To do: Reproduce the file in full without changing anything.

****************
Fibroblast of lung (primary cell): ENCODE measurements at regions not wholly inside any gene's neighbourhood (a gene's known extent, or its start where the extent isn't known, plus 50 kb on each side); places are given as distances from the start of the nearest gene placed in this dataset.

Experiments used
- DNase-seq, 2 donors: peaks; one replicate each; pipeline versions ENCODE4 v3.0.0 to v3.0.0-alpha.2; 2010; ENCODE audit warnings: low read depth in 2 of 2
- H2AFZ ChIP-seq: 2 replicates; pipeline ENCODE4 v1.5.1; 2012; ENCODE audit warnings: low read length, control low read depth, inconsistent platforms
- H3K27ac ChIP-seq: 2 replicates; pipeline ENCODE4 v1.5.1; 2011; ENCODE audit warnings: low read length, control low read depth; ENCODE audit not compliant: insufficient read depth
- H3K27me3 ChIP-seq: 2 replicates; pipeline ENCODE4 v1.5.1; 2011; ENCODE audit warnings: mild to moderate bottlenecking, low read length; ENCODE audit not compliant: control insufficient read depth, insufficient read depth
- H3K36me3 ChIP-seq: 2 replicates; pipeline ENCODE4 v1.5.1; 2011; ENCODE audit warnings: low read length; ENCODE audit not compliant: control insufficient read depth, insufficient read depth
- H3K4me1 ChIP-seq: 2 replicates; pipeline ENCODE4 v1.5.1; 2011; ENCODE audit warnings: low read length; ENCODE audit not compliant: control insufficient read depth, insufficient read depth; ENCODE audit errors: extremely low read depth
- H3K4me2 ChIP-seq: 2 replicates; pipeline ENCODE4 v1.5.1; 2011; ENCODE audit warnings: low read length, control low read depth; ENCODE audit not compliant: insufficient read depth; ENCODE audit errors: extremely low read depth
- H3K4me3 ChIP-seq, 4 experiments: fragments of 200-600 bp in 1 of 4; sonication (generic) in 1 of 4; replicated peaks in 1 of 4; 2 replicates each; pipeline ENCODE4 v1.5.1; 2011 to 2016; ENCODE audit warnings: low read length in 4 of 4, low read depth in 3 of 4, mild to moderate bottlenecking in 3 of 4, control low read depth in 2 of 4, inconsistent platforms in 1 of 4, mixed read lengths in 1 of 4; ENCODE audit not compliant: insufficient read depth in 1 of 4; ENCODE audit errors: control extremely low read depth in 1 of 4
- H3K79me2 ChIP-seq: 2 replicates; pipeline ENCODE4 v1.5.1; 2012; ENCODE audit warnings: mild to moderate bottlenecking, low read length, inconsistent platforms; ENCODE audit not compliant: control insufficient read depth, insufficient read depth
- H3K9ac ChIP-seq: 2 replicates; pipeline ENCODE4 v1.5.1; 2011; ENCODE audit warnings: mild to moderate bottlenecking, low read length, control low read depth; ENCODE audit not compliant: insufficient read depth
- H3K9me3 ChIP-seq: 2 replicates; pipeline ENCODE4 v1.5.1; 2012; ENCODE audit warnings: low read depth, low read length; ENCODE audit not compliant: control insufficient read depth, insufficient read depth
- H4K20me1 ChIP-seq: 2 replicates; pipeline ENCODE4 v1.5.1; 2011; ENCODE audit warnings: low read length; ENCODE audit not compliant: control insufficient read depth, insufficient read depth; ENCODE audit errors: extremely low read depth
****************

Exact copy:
Fibroblast of lung (primary cell): ENCODE measurements at regions not wholly inside any gene's neighbourhood (a gene's known extent, or its start where the extent isn't known, plus 50 kb on each side); places are given as distances from the start of the nearest gene placed in this dataset.

Experiments used
- DNase-seq, 2 donors: peaks; one replicate each; pipeline versions ENCODE4 v3.0.0 to v3.0.0-alpha.2; 2010; ENCODE audit warnings: low read depth in 2 of 2
- H2AFZ ChIP-seq: 2 replicates; pipeline ENCODE4 v1.5.1; 2012; ENCODE audit warnings: low read length, control low read depth, inconsistent platforms
- H3K27ac ChIP-seq: 2 replicates; pipeline ENCODE4 v1.5.1; 2011; ENCODE audit warnings: low read length, control low read depth; ENCODE audit not compliant: insufficient read depth
- H3K27me3 ChIP-seq: 2 replicates; pipeline ENCODE4 v1.5.1; 2011; ENCODE audit warnings: mild to moderate bottlenecking, low read length; ENCODE audit not compliant: control insufficient read depth, insufficient read depth
- H3K36me3 ChIP-seq: 2 replicates; pipeline ENCODE4 v1.5.1; 2011; ENCODE audit warnings: low read length; ENCODE audit not compliant: control insufficient read depth, insufficient read depth
- H3K4me1 ChIP-seq: 2 replicates; pipeline ENCODE4 v1.5.1; 2011; ENCODE audit warnings: low read length; ENCODE audit not compliant: control insufficient read depth, insufficient read depth; ENCODE audit errors: extremely low read depth
- H3K4me2 ChIP-seq: 2 replicates; pipeline ENCODE4 v1.5.1; 2011; ENCODE audit warnings: low read length, control low read depth; ENCODE audit not compliant: insufficient read depth; ENCODE audit errors: extremely low read depth
- H3K4me3 ChIP-seq, 4 experiments: fragments of 200-600 bp in 1 of 4; sonication (generic) in 1 of 4; replicated peaks in 1 of 4; 2 replicates each; pipeline ENCODE4 v1.5.1; 2011 to 2016; ENCODE audit warnings: low read length in 4 of 4, low read depth in 3 of 4, mild to moderate bottlenecking in 3 of 4, control low read depth in 2 of 4, inconsistent platforms in 1 of 4, mixed read lengths in 1 of 4; ENCODE audit not compliant: insufficient read depth in 1 of 4; ENCODE audit errors: control extremely low read depth in 1 of 4
- H3K79me2 ChIP-seq: 2 replicates; pipeline ENCODE4 v1.5.1; 2012; ENCODE audit warnings: mild to moderate bottlenecking, low read length, inconsistent platforms; ENCODE audit not compliant: control insufficient read depth, insufficient read depth
- H3K9ac ChIP-seq: 2 replicates; pipeline ENCODE4 v1.5.1; 2011; ENCODE audit warnings: mild to moderate bottlenecking, low read length, control low read depth; ENCODE audit not compliant: insufficient read depth
- H3K9me3 ChIP-seq: 2 replicates; pipeline ENCODE4 v1.5.1; 2012; ENCODE audit warnings: low read depth, low read length; ENCODE audit not compliant: control insufficient read depth, insufficient read depth
- H4K20me1 ChIP-seq: 2 replicates; pipeline ENCODE4 v1.5.1; 2011; ENCODE audit warnings: low read length; ENCODE audit not compliant: control insufficient read depth, insufficient read depth; ENCODE audit errors: extremely low read depth